Journal of Political Risk, Vol. 10, No. 5, May 2022
Former President Nixon and Henry Kissinger engrossed in conversation, 1972. Source: Wikimedia.
Tony Zielinski Attorney at Law
Editor’s note: This satire is meant for purposes of humor and should not be interpreted as historically accurate.
Henry Kissinger: Mr. President, I suggest we open up formal relations with Communist China and they will be our allies against the Soviet Union.
President Nixon: Do you feel we can trust their leader, Mao Tse Tung?
Henry Kissinger: Mao Tse Tung is the greatest mass murderer in history. He is responsible for more deaths than Adolf Hitler or Joseph Stalin. He is a ruthless unscrupulous tyrant. So my answer is a most resounding yes.
President Nixon: Yes…I think I understand and can work with someone like that.
Henry Kissinger: A big challenge will be how we deal with Democratic and free Taiwan. They have been great friends and allies. Communist China regards them as a renegade state and China will not rest until they conquer Taiwan and take away their freedoms. China will subjugate them to unspeakable brutality because they dared to have freedom of speech, freedom of press, and the right to vote for their elected representatives. Mao will never forgive them.
Journal of Political Risk, Vol. 10, No. 3, March 2022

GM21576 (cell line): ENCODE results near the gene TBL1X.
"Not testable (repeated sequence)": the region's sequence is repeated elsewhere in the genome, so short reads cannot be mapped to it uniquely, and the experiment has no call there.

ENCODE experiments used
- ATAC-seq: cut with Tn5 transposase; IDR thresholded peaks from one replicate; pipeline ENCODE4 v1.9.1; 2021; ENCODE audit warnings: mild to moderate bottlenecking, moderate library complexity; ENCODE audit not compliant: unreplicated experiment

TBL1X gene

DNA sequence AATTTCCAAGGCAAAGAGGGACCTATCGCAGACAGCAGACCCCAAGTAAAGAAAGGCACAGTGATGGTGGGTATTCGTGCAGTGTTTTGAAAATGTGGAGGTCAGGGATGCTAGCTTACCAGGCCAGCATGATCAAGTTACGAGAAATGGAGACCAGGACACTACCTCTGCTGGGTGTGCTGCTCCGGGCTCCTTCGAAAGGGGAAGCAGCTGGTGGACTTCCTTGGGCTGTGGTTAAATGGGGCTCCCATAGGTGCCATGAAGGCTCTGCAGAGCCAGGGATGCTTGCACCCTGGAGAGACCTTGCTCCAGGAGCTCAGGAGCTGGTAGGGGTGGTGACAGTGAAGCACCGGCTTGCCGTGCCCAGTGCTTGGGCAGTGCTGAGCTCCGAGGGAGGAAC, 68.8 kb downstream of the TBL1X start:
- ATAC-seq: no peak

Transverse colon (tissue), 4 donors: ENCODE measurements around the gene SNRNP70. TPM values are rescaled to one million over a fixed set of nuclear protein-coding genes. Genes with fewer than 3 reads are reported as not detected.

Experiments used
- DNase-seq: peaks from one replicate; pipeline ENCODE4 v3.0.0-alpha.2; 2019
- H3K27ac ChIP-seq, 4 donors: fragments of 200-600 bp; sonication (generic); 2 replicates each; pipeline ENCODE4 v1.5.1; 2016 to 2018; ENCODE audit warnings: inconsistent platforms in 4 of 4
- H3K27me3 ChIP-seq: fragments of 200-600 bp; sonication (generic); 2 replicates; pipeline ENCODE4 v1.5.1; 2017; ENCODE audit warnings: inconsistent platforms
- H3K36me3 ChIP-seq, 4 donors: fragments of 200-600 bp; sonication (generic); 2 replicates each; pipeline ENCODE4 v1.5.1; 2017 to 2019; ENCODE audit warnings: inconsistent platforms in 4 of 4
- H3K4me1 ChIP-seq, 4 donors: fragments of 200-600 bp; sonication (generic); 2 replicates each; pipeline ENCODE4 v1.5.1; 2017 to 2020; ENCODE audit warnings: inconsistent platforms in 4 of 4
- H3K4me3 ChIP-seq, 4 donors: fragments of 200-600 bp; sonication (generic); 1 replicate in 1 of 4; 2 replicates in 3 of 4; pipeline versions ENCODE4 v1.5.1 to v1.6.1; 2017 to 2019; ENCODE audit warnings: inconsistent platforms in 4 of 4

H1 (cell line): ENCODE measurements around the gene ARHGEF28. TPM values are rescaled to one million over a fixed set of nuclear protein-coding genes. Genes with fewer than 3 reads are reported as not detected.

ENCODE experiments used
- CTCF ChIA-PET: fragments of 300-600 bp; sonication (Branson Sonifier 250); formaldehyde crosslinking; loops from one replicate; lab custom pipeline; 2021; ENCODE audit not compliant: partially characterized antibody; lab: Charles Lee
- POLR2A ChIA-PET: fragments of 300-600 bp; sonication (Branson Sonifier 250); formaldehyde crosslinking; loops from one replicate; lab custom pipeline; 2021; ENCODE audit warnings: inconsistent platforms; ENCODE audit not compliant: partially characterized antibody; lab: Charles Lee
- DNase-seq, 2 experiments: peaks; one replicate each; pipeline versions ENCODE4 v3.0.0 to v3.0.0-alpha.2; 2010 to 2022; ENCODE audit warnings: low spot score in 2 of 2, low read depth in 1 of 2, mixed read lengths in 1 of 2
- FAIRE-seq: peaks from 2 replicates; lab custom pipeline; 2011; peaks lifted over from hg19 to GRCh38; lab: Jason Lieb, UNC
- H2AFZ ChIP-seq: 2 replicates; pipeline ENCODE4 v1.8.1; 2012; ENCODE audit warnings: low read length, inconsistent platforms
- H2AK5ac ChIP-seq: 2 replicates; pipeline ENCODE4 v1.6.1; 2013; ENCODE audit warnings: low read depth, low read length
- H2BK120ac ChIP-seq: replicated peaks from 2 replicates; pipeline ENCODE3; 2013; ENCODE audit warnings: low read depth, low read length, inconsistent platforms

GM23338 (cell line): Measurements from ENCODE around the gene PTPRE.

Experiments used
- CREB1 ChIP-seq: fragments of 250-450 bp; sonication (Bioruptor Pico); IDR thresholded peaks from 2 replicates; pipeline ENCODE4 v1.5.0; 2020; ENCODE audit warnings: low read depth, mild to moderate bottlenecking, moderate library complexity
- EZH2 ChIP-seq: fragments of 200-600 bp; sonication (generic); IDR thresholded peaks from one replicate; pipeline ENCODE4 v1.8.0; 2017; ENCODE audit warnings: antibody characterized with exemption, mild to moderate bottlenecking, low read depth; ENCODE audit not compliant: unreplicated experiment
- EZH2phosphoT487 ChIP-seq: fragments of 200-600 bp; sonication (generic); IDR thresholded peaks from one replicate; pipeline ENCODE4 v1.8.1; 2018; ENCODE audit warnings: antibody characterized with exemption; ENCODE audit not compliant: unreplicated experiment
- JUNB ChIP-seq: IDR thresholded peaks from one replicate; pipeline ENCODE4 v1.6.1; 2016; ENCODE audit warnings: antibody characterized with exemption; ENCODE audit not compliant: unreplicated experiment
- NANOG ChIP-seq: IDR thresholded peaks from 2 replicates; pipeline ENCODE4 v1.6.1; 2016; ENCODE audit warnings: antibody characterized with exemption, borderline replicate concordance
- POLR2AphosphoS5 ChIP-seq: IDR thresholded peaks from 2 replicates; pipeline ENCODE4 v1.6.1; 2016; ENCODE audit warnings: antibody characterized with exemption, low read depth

Simon Muwando University of Lusaka
Victor Gumbo University of Botswana
Gelson Tembo University of Zambia
The world has experienced a dramatic increase in the flow of transnational investments following increased internationalization and globalization of firms in the previous decade. Country risk exposure is a cause for concern for all the institutions that are engaged in multinational trade and finance. The main objective of this study is modelling Zambia’s country risk. A mixed method with concurrent research design was employed. Personal interviews were the main instrument for collection of primary data and snowball sampling was used to select the interviewees. Secondary data was collected from the Lusaka Stock Exchange (LSE), Ministry of Finance, Bank of Zambia and Central Statistical Office. An autoregressive distributed lag technique was employed on annual data for the 1994 to 2018 period. This approach was chosen as it works best for small samples. The findings of the study revealed that the short run drivers for country risk of Zambia are beta, current account balance, political risk, unemployment rate and weighted short term interest rates. Current account balance was found to positively affect country risk while beta, political stability, and weighted short term interest rates negatively influence it. The study findings established that the long run determinants of country risk of Zambia are current account balance, betas, political risk, and unemployment rate. From the study findings, current account balance positively influences country risk of Zambia whereas beta, and political stability negatively influence country risk of Zambia. The study concluded that the major determinant of country risk of Zambia in the short run and long run is current account balance as it has significant positive influence. Effective policies need to be implemented by authorities to manage or reduce persistent current account deficits and political risk, in order to manage country risk.